Tip: If you want to explore the scenic areas at Horseshoe Bay, I’d recommend bringing flip-flops or water shoes. It can get rocky, and the sand can get hot.
As we walked through the first rock formation, the atmosphere totally changed. The rocks created little caves and walkways you could explore. At one of the first tall rocks, a large group of people were lined up to try jumping from the cliff into the water. No one in my group was adventurous enough to try it, but it attracted about 15 – 20 people.
The further we got into the area, the more the crowds disappeared, and it felt more like a secluded private island. The touristy feel melted away, replaced by a beautiful open ocean and beach. We’d pass a handful of people as we ventured out, some just walking like we were, others brought towels and set up in this private area.
Definitely venture out towards the left when you visit if you want to see this place’s beauty. I’ve been to beaches all around the world, and this was one of the best I’ve ever seen.
Lunch and drinks at Horseshoe Bay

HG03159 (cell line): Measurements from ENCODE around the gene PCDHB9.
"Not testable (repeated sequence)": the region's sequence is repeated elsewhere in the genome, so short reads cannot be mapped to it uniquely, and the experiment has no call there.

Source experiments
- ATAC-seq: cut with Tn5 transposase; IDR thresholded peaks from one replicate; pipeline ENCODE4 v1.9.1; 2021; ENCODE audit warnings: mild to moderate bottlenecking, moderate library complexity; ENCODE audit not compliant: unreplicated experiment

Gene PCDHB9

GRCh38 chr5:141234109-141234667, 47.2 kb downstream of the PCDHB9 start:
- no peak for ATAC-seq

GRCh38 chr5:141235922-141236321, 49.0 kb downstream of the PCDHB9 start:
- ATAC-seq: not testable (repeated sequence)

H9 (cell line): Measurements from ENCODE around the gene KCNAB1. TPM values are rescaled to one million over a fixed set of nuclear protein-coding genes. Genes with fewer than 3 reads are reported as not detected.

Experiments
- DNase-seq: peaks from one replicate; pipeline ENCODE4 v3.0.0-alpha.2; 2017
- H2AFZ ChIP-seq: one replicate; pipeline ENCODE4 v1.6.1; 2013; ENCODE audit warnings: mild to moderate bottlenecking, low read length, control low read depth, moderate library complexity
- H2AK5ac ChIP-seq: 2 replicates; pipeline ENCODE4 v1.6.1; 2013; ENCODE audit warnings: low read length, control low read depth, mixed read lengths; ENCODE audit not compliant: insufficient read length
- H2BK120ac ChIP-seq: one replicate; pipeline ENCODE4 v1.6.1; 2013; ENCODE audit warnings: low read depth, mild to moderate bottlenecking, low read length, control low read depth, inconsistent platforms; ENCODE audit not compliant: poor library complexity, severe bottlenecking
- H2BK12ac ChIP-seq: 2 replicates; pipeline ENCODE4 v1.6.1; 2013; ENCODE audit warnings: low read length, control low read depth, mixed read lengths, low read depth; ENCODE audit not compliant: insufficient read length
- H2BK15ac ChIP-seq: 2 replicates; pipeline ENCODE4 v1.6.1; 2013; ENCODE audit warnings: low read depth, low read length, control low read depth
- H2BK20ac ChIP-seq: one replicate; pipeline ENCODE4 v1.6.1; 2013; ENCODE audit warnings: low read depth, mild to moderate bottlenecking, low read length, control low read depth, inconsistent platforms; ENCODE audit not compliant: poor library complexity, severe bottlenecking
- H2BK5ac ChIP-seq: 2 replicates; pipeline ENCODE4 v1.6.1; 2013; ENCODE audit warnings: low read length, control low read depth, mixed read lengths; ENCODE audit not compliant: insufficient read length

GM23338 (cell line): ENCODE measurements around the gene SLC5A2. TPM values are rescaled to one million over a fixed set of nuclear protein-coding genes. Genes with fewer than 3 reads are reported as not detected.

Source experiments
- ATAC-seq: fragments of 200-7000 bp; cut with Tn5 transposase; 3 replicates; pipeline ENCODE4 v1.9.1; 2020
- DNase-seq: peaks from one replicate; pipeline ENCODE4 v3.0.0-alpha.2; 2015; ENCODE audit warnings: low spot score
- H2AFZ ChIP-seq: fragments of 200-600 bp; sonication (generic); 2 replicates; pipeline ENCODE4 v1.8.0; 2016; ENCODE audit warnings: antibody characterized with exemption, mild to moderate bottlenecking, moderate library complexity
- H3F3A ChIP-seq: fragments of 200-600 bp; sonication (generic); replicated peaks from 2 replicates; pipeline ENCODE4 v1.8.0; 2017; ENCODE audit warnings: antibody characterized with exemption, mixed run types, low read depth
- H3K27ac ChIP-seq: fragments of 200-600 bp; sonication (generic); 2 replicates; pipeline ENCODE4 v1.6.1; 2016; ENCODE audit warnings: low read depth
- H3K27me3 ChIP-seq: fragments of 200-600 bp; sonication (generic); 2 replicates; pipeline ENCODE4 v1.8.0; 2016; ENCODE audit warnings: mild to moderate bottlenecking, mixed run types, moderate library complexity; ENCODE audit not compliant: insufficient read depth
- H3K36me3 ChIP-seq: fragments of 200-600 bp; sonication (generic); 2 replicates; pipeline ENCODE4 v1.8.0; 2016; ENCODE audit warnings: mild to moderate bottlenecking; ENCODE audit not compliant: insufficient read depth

Around 11 AM, they started offering food and beverages for sale. You could either go back to the main entrance or visit a few golf carts that were stationed along the beach.
I’ll warn you; it’s expensive. A cocktail here, pre-mixed and poured from a jug, cost $15 each. Fried fish with cole slaw and fries was $24. A soda was $5. It definitely wasn’t worth the money; we couldn’t even get them to bring us a fork to eat the cole slaw with, but convenience is king. If possible, I’d suggest bringing your own food and beverages; just remember bringing fruits, vegetables, and prepared food off the cruise ship is prohibited.
Swimming in Horseshoe Bay Cove
After lunch, we took the kids over to an area called “Horseshoe Bay Cove.” It was located to the right when you walk in the entrance and is a small nature cove protected from waves. Steep walls of natural rock create naturally calm water that almost feels like a pool.
Since we were stationed about 3/4 of the way down the beach, it took a few minutes to get there, but it was worth it. The beach area in the cove is much smaller, so I’d recommend not setting up chairs/towels here because of the limited space. It’s better to get chairs on the main beach and walk over.
The kids loved the water. Since the ocean was getting pretty rough at this point in the day, it was the first time they got to actually swim. Most of the water was only waist deep until I got further out near the opening to the ocean. Waves would crash upon the rocks and slowly seep in. The kids were amazed to see the fish swimming in the water and miniature crabs living in the rocks.
Heading back to Royal Naval Dockyard